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The Daily Tar Heel

Column: Spending my first Ramadan without family


DTH Photo Illustration. Traditionally Ramadan is celebrated with the community, friends, and people. However, this year many are celebrating it alone.

On Tuesday, Muslims around the world will begin fasting for the month of Ramadan. This is the second year the holy month will be celebrated during the COVID-19 pandemic. Instead of gathering as family and friends around meals or at the mosque, Ramadan will take place in quarantine again.

Ramadan is the ninth month of the Islamic calendar and holds a significant spiritual meaning for Muslims. The month commemorates the revelation of the Quran and is celebrated by a month of daily fasts and prayer. During Ramadan, Muslims do not eat or drink during daylight hours and focus on furthering their spirituality. This month is also a time for self-reflection and community gathering.

Ramadan begins on April 13, and a lot has changed since last year — but masks, rising COVID-19 cases and general fear are still present. Some small gatherings will be allowed, unlike last year, but large community meals and prayer services are still off the table.

When I think of Ramadan, I recall waking up before sunrise and enjoying meals with my family. I think of the large iftars — meals eaten to break the daily fasts — I had with family and friends. I am reminded of the discipline required to abstain from earthly needs. I reflect on the importance of faith and prayer. 

This year, I am reflecting on what my second Ramadan in this pandemic will look like, away from family and the community that raised me. 

Community has had to take on another meaning during the pandemic. We don’t gather like we used to. You can’t feel the joy of shared meals or the power of religious services from a livestream or Zoom recording.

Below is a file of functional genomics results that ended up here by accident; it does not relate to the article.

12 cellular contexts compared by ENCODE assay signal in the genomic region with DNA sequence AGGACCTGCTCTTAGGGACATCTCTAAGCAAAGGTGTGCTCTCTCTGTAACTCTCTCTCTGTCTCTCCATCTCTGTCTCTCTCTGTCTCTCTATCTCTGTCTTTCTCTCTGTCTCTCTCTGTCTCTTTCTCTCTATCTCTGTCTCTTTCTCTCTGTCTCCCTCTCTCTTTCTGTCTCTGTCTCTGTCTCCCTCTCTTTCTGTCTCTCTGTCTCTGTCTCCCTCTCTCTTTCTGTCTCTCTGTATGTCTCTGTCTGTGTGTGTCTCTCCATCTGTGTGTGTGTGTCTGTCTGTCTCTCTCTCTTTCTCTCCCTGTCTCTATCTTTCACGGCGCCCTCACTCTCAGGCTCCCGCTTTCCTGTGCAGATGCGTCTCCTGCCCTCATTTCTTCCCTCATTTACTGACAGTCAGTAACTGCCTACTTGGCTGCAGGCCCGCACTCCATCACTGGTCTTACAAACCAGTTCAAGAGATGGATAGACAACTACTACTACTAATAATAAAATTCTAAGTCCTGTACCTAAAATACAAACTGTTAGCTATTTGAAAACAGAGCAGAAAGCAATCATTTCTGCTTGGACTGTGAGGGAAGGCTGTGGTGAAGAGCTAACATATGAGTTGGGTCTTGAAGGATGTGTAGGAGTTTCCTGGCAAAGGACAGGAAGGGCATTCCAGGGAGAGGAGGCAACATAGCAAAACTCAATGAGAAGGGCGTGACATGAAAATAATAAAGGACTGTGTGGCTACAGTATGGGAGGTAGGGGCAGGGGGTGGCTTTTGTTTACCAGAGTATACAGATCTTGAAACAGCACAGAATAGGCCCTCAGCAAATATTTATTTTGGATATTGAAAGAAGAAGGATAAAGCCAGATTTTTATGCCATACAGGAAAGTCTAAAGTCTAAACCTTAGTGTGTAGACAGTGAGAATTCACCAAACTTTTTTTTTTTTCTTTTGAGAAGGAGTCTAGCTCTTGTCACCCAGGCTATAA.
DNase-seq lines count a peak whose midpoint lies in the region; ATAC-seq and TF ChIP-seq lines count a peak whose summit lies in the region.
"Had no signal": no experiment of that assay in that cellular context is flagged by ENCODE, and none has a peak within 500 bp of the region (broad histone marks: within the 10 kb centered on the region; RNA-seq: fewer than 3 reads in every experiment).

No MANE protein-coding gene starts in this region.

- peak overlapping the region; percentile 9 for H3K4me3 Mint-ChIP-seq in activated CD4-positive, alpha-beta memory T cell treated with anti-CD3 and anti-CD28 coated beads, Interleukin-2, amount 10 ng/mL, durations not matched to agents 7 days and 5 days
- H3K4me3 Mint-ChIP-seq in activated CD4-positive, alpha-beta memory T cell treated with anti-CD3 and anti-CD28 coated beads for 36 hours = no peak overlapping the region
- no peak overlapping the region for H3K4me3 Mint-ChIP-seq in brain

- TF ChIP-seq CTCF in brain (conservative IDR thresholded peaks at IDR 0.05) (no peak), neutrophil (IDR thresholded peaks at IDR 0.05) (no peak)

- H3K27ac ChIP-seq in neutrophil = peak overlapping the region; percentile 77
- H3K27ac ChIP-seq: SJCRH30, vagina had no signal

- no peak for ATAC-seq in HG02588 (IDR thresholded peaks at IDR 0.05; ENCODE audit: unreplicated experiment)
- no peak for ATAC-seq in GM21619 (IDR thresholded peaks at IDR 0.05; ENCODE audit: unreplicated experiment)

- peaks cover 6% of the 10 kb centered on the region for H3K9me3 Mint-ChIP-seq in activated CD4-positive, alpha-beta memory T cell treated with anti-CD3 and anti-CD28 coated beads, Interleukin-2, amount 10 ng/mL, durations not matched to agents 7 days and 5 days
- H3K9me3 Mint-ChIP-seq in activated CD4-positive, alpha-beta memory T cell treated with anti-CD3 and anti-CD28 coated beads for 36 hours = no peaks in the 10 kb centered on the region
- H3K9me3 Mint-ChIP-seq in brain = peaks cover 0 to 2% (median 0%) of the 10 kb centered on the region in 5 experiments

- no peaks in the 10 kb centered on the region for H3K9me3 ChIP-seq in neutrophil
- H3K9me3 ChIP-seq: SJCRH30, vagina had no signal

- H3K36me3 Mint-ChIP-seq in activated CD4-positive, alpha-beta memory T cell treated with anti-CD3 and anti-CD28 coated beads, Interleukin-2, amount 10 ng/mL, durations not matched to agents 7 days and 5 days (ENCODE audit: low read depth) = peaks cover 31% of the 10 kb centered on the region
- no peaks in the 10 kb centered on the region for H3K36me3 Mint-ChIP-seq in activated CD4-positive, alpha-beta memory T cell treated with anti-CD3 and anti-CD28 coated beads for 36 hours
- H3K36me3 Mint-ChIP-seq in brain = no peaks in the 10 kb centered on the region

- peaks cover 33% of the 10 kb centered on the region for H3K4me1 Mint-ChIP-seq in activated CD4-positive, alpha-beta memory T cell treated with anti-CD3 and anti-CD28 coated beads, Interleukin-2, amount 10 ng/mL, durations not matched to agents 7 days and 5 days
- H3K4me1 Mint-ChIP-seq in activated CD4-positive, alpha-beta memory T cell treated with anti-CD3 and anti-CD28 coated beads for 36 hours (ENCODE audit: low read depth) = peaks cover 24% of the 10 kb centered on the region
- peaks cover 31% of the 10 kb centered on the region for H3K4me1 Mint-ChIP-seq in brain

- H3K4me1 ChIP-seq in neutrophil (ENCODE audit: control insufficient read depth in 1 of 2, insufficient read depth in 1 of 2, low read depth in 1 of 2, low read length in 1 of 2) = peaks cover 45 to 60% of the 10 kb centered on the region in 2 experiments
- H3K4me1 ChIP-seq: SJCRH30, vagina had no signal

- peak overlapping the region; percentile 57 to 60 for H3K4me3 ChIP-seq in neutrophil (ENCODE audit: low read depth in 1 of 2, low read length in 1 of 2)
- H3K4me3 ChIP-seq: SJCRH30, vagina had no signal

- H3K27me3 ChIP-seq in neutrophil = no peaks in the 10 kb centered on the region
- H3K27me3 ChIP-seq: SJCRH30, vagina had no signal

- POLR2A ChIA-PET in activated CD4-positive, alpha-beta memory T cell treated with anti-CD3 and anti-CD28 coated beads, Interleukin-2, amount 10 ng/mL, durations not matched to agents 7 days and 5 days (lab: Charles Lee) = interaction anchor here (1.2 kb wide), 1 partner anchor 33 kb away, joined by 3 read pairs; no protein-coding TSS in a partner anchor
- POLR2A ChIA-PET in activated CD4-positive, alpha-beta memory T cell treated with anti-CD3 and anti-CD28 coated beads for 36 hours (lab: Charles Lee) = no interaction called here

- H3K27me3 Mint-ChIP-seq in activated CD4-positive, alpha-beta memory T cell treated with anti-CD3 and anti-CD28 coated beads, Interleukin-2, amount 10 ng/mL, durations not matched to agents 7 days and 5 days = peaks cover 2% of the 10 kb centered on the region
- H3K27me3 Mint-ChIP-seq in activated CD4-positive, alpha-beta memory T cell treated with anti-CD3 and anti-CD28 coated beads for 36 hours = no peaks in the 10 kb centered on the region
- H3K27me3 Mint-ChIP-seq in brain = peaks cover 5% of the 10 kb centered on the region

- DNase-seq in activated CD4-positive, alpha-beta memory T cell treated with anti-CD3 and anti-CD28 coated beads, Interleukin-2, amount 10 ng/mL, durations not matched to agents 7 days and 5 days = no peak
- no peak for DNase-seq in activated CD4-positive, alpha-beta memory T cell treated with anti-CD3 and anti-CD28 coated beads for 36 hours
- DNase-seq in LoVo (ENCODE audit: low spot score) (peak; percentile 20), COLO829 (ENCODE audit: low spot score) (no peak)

So, community has had to mean something else this year. For me, it’s knowing that millions of people around the world will be participating in the same religious and spiritual endeavor as I am. Amid a global pandemic, Muslims will continue to wake up before sunrise to eat, and wait until sunset before eating or drinking again. Challenges abound, but this month-long reset is still a time dedicated to faith. 

During Ramadan, I usually take time to turn inward and reflect spiritually, but this year I want to think broader. Instead of looking to further myself and my needs, I will reflect on my community and the ways I want us to grow together. This year, community has been on our radar more than usual. The pandemic has highlighted the different ways we struggle and live together. Beyond myself, I hope for growth, happiness and health for all those around me. 

In a year marked by loss, I will take time to reflect and be grateful for what I have gained and what’s to come. If this year taught me anything, it’s that nothing is guaranteed, and surprises are always just around the corner. 

Ramadan is also a month dedicated to giving. One of Islam’s core beliefs is charity, and searching within one’s own community to support those in need. Taking time to extend charity, gratitude and appreciation is always helpful — now more than ever.

For many, this was a year that incited lots of self-reflection and personal growth. Ramadan is an opportunity each year to reflect and grow. Every Ramadan, I learn more about myself, my faith, and who I want to be in my community. This year is no different. I look forward to furthering my understanding of my faith and its practice. Additionally, I am going into Ramadan eager to reflect on ways I can be a better person for myself, and for others too. 

This will be my first year celebrating Ramadan without my family. I am equally nervous and excited. I can’t ask my mom to make my favorite food or go on a drive with my sister to make those last few hours go by a bit quicker. Like so many others this year, I’ve learned that change is a constant and can bring about something positive. I understand that sentiment even more so now. 

This Ramadan, I feel like I’m entering a new stage in my life, where my faith and practice are not just something I was born into — but something that becomes my own.


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